Guayabitos Journey (February 2006)

And News on Mexican Hideaway with Sun, Surf and Sacred Trails from the February 2006 Getaway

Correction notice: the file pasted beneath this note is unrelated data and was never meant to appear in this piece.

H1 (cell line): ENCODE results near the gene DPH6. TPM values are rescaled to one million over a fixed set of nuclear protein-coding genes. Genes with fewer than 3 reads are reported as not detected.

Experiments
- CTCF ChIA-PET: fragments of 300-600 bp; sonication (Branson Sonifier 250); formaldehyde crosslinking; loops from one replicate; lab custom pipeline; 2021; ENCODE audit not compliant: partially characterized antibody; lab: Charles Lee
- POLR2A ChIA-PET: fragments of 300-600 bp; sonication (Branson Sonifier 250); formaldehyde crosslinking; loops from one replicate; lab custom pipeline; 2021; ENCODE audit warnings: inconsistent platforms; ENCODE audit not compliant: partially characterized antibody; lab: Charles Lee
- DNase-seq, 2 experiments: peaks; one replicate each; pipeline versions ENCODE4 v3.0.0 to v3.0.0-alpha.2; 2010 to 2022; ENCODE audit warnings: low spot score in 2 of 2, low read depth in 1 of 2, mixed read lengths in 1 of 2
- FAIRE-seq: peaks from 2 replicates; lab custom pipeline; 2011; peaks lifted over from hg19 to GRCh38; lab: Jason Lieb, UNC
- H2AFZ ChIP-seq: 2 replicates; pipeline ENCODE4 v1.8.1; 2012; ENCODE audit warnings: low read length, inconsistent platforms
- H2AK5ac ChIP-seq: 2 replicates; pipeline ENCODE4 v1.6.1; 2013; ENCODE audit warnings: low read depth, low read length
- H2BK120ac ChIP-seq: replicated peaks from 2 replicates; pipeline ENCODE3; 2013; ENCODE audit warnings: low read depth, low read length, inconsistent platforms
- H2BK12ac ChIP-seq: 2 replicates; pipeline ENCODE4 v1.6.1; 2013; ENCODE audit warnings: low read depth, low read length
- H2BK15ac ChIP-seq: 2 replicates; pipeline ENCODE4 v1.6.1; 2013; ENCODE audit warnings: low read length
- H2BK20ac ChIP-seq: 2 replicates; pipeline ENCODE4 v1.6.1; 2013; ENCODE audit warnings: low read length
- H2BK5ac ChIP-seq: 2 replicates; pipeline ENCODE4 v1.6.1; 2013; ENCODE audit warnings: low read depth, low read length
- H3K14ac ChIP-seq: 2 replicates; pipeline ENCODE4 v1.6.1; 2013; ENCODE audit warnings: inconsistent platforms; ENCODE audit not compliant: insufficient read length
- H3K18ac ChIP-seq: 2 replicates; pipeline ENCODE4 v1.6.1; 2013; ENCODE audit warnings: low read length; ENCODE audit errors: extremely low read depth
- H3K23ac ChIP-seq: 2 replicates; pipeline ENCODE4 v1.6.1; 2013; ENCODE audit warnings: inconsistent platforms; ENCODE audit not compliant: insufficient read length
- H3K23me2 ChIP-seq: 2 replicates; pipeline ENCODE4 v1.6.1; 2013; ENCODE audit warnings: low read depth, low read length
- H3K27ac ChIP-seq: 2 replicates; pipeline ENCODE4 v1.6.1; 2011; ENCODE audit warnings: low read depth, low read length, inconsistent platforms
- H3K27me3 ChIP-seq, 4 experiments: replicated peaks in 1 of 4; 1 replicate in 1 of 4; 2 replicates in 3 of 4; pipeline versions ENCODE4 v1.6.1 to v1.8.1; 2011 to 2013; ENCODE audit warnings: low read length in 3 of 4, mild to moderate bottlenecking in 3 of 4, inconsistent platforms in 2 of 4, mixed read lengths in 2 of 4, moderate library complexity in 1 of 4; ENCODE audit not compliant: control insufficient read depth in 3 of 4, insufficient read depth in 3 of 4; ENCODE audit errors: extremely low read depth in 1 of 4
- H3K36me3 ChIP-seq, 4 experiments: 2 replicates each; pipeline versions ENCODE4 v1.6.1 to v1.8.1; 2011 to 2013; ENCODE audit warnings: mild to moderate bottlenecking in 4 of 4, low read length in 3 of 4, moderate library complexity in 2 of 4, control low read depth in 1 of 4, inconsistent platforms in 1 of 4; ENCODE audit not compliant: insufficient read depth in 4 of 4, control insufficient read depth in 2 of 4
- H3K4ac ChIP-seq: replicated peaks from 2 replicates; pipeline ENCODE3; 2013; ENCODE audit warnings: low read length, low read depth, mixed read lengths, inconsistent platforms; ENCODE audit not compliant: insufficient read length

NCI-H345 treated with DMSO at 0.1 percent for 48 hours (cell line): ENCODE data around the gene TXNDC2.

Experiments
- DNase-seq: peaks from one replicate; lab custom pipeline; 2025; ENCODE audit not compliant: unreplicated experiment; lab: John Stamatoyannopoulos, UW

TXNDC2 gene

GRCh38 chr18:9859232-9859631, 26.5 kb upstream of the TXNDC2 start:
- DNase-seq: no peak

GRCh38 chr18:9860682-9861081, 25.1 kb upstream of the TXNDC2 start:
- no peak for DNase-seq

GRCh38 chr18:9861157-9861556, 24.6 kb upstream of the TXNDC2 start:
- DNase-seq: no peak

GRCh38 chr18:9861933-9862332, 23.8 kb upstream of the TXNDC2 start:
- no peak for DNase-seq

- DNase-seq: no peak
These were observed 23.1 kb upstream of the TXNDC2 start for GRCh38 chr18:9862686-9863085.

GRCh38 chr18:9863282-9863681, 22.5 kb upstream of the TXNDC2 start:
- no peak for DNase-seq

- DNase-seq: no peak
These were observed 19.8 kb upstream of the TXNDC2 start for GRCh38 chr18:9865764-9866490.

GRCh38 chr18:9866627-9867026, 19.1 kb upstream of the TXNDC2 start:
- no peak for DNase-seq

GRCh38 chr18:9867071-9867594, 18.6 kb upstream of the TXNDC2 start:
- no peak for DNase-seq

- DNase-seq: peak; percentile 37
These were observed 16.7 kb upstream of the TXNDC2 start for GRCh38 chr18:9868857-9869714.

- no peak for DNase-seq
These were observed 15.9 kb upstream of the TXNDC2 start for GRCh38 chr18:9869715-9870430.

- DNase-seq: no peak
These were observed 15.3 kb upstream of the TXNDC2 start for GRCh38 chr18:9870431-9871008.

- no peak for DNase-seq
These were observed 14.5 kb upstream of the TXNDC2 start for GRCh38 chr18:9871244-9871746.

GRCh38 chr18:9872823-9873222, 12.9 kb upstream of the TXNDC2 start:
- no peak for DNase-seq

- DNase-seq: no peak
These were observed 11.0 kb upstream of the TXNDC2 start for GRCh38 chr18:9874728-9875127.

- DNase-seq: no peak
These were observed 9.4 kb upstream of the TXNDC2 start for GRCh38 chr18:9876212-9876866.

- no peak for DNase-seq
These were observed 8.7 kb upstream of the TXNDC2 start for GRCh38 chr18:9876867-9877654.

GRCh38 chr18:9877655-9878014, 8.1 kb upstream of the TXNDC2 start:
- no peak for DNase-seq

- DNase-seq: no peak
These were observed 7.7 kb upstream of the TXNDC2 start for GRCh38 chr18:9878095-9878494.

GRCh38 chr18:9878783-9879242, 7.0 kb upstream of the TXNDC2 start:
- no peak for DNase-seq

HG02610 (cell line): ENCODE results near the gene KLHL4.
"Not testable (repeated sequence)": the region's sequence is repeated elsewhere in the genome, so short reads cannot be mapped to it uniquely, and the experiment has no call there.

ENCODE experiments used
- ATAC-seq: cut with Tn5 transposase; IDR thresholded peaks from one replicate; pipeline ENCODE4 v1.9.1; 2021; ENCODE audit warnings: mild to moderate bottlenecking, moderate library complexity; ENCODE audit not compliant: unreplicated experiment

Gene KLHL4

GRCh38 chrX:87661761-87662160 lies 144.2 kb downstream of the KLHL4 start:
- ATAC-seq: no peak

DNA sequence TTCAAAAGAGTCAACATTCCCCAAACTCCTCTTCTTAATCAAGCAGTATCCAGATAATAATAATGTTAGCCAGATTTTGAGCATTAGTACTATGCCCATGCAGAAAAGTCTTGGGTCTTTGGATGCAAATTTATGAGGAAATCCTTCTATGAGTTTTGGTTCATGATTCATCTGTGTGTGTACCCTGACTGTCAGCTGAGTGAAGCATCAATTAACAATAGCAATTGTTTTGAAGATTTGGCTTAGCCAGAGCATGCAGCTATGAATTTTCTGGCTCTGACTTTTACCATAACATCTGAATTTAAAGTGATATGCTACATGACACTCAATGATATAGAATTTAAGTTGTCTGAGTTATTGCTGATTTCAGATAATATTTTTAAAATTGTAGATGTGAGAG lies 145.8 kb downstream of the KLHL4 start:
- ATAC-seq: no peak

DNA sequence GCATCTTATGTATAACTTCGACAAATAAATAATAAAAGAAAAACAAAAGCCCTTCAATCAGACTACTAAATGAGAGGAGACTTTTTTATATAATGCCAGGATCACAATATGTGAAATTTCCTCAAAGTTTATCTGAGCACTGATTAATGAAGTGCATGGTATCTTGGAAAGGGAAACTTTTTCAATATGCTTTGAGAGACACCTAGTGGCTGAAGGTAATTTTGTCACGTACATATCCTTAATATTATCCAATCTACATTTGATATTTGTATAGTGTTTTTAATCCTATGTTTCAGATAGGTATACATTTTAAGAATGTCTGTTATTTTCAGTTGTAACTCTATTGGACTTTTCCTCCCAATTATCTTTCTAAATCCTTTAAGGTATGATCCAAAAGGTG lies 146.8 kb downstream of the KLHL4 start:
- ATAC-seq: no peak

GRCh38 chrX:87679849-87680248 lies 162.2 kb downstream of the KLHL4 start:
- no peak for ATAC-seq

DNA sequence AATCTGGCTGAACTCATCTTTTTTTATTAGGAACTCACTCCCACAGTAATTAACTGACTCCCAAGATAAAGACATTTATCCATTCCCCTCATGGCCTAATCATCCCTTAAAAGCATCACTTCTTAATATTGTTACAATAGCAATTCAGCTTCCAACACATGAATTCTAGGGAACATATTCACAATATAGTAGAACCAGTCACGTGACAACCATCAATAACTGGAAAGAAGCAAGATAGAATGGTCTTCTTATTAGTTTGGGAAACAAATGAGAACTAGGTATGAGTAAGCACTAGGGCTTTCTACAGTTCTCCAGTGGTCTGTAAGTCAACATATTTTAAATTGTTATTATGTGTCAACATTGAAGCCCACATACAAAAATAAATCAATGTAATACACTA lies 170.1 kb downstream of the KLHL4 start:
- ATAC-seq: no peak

The 1960′s film classic “Night of the Iguana,” starring Ava Gardner and Richard Taylor, put Puerto Vallarta, Jalisco, Mexico on the exotic destination map. Forty years later the fabled hideaway boasts pricey boutiques, hi-rise hotels, a Samy’s (the Mexican equivalent of Cost Co) and heavy traffic. Vallarta’s still beautiful, and it’s a wonderful place for shopping, dining and sight seeing, with surrealistic sculptures showcased on the oceanfront Maricon, and smooth tequila samples available in tasting-room storefronts on cobble stoned streets. But, if you’re looking for a more affordable Mexican sun and surf holiday, drive forty miles up the coast to Rincon de Guayabitos and La Penita in the state of Nayarit, on Jaltemba Bay. Rincon, which means “corner” or “hideaway”, is a favorite vacation spot for Mexicans. It’s also home for many north of the border snow birds. Really, you can’t swing a dead Pelican on the beach without hitting at least three Canadians. Having spent my first 8 years weathering Canadian prairie winters I understand the mass migration. The result: an upscale neighborhood in Rincon with Moorish inspired mansions built by USA and Canadian transplants. Come twilight the skyline formed by these homes with their crowning cupolas will make you think you’re in Casa Blanca. Last month, along with my HHT friends, I enjoyed a week’s worth of exotic sunsets, warm hospitality, easy beach access and frothy Marguerites here. I was the lucky house guest at the family home of this getaway’s co-hostess, life coach Veronica Raya of The Raya Group (www.RayaCoaching.com) Other vacationers stayed with salt-of-the-earth hosts Mona and Charlie at nearby Casa de Ensuenos, www.casadeensuenos.com. High-season rates of $70.00 for a spacious beachfront double, full breakfasts and sunset refreshments clue you in – this B&B is a deal. Add morning Pilates and yoga sessions on the rooftop terrace (my contribution to a good thing) and you’ve got a prime venue for intimate retreats. I mention this for other retreat organizers. If your group outgrows this B&B there are others and several well run hotels – just down the beach. Be warned though, that part of the bay is a lot more crowded and quite commercial, so give Mona and Charley a call first, and please say hi!